Anders Breivik's application to the University of Oslo for admission to the political science study programme created interest worldwide. Breivik did not qualify for the full programme, but will be able study specific topics. Here the university's rector explains the decision to grant him access to the course.
Through the atrocities he committed, Anders Breivik put to test our democracy and our legal institutions. The calm and reasoned way in which the Norwegian judiciary, the audience in the court room, and indeed the population in general dealt with Breivik, allowing him to be heard, indicates to me that we passed the test.
Why should we not trust our system when it comes to access to education? Our rules say that an inmate, like any other citizen in this country, has a right to pursue higher education on the basis of merit. The fact that his application is dealt with in accordance with extant rules and regulations does not imply that Norwegians lack passion or that anger and vengefulness are absent. What it demonstrates is that our values are fundamentally different from his.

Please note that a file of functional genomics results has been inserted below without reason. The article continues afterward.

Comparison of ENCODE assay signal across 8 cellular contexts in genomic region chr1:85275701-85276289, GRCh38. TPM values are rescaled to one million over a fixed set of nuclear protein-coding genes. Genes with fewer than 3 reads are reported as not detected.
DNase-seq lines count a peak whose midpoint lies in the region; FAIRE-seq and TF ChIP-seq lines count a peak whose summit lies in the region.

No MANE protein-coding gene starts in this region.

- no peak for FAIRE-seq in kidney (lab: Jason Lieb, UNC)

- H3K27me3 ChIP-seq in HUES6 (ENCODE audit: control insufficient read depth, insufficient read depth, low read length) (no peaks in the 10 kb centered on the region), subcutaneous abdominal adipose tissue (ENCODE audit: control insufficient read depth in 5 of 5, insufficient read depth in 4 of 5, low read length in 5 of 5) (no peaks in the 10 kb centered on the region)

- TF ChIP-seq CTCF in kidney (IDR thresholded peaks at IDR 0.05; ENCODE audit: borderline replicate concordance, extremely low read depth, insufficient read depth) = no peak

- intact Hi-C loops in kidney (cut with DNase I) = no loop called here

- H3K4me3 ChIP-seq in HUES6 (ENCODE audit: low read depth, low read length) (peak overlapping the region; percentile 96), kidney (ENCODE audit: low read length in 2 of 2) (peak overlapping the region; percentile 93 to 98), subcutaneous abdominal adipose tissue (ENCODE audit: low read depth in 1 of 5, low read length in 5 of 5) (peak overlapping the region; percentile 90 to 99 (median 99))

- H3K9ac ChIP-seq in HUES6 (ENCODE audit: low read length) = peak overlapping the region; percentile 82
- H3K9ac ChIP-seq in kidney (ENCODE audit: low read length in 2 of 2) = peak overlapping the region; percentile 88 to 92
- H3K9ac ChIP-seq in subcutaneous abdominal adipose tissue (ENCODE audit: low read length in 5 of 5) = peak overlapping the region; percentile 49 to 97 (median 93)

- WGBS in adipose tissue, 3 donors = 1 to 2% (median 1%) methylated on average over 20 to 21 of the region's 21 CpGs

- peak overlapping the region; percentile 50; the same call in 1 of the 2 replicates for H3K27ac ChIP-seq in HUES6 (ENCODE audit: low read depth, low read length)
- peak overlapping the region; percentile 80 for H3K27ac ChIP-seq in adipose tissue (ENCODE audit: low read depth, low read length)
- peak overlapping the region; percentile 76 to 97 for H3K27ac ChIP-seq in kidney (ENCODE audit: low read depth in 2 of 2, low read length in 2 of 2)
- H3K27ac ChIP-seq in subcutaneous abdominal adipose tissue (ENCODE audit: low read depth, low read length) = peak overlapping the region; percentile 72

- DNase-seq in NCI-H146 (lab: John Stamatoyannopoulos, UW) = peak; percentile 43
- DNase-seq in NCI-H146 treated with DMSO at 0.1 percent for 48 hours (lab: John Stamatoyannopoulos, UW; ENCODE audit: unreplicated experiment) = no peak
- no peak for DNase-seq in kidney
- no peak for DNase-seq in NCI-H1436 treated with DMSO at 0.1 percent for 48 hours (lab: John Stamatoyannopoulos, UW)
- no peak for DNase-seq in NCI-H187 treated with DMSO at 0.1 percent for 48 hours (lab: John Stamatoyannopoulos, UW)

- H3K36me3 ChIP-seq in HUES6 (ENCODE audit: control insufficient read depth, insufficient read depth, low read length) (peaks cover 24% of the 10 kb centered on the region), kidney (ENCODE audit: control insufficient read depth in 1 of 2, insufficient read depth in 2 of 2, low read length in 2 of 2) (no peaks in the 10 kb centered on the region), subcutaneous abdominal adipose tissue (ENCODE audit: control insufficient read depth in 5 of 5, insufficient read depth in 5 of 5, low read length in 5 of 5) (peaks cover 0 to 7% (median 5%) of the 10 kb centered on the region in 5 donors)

By sticking to our rules and not clamouring for new ones we send a clear message to those whose misguided mission it is to undermine and change our democratic system. We do acknowledge that there are moral dilemmas in this case, but the last thing we need is a "lex Breivik". We keep to our rules for our own sake, not for his.
It falls on our universities to take responsibility for upholding democratic values, ideals and practices, including when these are challenged by heinous acts. We are on a slippery slope should we change the rules and adjust them to crimes committed. Having been admitted to study political science, Breivik will have to read about democracy and justice, and about how pluralism and respect for individual human rights, protection of minorities and fundamental freedoms have been instrumental for the historical development of modern Europe. Under no circumstances will Breivik be admitted to campus. But in his cell he will be given ample possibilities to reflect on his atrocities and misconceptions.
This column originally appeared in the Guardian. Reprinted with permission. Thanks to Andre Carrel for obtaining permission.